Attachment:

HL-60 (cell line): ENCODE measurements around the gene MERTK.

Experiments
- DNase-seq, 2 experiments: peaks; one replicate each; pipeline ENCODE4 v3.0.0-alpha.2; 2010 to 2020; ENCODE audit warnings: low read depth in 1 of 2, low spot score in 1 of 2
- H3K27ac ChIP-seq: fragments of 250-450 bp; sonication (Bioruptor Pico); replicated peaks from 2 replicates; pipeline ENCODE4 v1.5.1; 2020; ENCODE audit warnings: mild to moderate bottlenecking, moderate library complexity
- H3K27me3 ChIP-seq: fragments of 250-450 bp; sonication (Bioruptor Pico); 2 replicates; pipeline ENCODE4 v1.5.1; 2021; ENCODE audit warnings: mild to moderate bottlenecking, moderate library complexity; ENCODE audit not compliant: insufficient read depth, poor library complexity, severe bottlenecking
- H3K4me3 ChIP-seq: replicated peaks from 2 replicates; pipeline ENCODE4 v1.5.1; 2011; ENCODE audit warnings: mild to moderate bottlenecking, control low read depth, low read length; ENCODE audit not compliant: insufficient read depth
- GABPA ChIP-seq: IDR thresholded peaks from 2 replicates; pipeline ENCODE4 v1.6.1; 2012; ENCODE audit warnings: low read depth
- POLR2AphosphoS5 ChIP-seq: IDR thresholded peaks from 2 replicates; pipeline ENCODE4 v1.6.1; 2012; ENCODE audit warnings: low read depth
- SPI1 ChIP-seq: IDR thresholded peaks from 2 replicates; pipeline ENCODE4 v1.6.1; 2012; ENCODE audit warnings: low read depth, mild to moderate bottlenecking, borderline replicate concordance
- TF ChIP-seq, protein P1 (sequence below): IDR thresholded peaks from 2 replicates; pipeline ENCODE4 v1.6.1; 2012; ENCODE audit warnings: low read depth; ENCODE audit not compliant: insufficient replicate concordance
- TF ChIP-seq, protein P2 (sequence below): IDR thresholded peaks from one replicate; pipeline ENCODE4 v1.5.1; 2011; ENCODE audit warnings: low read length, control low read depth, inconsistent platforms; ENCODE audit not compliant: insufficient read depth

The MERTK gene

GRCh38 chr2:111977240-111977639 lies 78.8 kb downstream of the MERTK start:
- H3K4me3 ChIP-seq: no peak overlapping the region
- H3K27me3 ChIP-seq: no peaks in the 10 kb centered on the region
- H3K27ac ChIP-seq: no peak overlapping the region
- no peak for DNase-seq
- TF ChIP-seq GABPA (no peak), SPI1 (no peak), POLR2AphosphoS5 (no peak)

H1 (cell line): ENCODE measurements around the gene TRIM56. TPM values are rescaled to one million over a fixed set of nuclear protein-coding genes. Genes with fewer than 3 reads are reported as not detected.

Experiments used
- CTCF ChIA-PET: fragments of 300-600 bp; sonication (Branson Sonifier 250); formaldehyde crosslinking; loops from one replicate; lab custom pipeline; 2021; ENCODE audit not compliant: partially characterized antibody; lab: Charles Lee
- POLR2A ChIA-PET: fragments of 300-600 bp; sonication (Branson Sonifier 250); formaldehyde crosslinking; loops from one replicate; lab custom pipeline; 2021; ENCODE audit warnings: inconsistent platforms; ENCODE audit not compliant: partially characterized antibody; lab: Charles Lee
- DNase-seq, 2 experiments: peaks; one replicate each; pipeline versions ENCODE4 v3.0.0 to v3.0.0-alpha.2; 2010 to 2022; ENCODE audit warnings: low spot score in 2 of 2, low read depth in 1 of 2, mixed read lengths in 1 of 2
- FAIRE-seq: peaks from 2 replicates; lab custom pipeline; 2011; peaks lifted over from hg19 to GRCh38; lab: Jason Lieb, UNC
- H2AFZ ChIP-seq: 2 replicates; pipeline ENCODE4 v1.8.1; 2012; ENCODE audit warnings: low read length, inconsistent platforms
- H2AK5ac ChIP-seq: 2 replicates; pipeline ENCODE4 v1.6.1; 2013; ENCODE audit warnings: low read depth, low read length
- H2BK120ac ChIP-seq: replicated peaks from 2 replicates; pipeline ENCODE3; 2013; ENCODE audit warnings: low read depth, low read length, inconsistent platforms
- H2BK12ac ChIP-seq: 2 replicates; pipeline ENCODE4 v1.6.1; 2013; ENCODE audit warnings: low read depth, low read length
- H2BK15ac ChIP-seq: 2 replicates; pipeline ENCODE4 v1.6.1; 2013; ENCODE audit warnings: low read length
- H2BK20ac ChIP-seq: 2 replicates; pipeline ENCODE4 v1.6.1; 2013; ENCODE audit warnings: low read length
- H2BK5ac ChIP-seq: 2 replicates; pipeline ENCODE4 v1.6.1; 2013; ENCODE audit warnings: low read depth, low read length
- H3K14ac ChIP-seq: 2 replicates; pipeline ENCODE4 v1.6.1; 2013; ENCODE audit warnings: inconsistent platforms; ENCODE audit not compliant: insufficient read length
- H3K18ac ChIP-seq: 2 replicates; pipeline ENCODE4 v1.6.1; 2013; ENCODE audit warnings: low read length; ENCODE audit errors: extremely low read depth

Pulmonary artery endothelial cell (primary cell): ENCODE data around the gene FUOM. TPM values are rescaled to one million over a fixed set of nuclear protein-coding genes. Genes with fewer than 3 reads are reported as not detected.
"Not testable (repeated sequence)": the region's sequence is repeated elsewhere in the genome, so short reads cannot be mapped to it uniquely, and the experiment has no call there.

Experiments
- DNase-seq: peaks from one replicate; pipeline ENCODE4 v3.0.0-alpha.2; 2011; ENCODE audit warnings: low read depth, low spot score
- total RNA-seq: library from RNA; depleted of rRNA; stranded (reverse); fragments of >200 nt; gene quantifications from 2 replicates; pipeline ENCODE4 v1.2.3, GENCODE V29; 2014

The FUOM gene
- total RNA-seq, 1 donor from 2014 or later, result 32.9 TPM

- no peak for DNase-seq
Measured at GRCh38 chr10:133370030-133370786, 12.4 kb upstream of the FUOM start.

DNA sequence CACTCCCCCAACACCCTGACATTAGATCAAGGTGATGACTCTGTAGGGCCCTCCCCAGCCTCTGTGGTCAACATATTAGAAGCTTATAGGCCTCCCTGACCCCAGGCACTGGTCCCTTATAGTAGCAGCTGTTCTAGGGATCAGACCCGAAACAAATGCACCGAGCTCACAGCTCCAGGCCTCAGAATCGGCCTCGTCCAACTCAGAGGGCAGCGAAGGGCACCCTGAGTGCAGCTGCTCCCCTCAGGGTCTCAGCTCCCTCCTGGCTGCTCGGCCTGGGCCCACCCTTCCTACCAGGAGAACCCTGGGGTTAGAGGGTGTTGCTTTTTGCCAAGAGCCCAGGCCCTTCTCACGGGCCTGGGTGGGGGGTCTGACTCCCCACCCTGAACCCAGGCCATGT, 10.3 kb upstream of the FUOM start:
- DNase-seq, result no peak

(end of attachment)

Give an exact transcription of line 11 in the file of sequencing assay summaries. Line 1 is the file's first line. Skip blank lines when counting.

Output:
- TF ChIP-seq, protein P2 (sequence below): IDR thresholded peaks from one replicate; pipeline ENCODE4 v1.5.1; 2011; ENCODE audit warnings: low read length, control low read depth, inconsistent platforms; ENCODE audit not compliant: insufficient read depth